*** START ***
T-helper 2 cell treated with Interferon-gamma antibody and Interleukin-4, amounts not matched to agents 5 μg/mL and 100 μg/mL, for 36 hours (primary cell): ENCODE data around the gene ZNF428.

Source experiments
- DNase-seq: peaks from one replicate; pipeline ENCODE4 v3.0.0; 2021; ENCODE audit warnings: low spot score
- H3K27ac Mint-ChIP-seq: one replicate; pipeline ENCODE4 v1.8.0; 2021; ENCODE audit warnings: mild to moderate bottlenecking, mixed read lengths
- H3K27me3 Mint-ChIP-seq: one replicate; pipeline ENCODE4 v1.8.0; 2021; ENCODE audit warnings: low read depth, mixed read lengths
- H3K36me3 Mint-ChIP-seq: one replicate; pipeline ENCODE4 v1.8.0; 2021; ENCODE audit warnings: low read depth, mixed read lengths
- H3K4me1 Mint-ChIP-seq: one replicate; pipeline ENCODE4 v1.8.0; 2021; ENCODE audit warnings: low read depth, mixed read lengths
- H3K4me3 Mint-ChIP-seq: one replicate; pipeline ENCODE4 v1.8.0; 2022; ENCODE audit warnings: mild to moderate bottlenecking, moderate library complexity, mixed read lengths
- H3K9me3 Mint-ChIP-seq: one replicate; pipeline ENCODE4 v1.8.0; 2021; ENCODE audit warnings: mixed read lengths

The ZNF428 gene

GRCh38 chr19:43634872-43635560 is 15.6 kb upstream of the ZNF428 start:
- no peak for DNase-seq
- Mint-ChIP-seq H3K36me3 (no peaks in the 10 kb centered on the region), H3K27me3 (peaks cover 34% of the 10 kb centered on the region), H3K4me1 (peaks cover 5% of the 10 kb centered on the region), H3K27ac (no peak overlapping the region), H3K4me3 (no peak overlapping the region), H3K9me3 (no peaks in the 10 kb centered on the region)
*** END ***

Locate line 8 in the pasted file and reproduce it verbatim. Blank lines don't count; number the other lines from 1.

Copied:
- H3K4me3 Mint-ChIP-seq: one replicate; pipeline ENCODE4 v1.8.0; 2022; ENCODE audit warnings: mild to moderate bottlenecking, moderate library complexity, mixed read lengths